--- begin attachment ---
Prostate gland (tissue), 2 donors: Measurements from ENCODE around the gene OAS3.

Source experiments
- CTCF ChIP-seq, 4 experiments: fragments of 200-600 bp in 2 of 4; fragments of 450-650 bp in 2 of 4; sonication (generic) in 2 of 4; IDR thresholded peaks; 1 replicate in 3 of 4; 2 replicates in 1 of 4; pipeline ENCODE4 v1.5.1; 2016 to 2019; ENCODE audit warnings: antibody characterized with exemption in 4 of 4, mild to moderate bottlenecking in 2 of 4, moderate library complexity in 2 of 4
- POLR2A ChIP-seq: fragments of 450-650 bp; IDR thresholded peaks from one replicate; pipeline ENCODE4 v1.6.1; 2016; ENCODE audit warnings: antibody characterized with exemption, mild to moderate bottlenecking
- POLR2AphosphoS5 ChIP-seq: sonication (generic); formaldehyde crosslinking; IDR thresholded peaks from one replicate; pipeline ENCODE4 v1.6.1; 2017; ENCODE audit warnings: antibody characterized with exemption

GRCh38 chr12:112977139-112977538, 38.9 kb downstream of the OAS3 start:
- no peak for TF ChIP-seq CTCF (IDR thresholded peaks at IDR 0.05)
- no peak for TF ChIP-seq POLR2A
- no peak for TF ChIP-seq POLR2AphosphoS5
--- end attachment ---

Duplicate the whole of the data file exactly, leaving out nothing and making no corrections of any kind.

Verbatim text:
Prostate gland (tissue), 2 donors: Measurements from ENCODE around the gene OAS3.

Source experiments
- CTCF ChIP-seq, 4 experiments: fragments of 200-600 bp in 2 of 4; fragments of 450-650 bp in 2 of 4; sonication (generic) in 2 of 4; IDR thresholded peaks; 1 replicate in 3 of 4; 2 replicates in 1 of 4; pipeline ENCODE4 v1.5.1; 2016 to 2019; ENCODE audit warnings: antibody characterized with exemption in 4 of 4, mild to moderate bottlenecking in 2 of 4, moderate library complexity in 2 of 4
- POLR2A ChIP-seq: fragments of 450-650 bp; IDR thresholded peaks from one replicate; pipeline ENCODE4 v1.6.1; 2016; ENCODE audit warnings: antibody characterized with exemption, mild to moderate bottlenecking
- POLR2AphosphoS5 ChIP-seq: sonication (generic); formaldehyde crosslinking; IDR thresholded peaks from one replicate; pipeline ENCODE4 v1.6.1; 2017; ENCODE audit warnings: antibody characterized with exemption

GRCh38 chr12:112977139-112977538, 38.9 kb downstream of the OAS3 start:
- no peak for TF ChIP-seq CTCF (IDR thresholded peaks at IDR 0.05)
- no peak for TF ChIP-seq POLR2A
- no peak for TF ChIP-seq POLR2AphosphoS5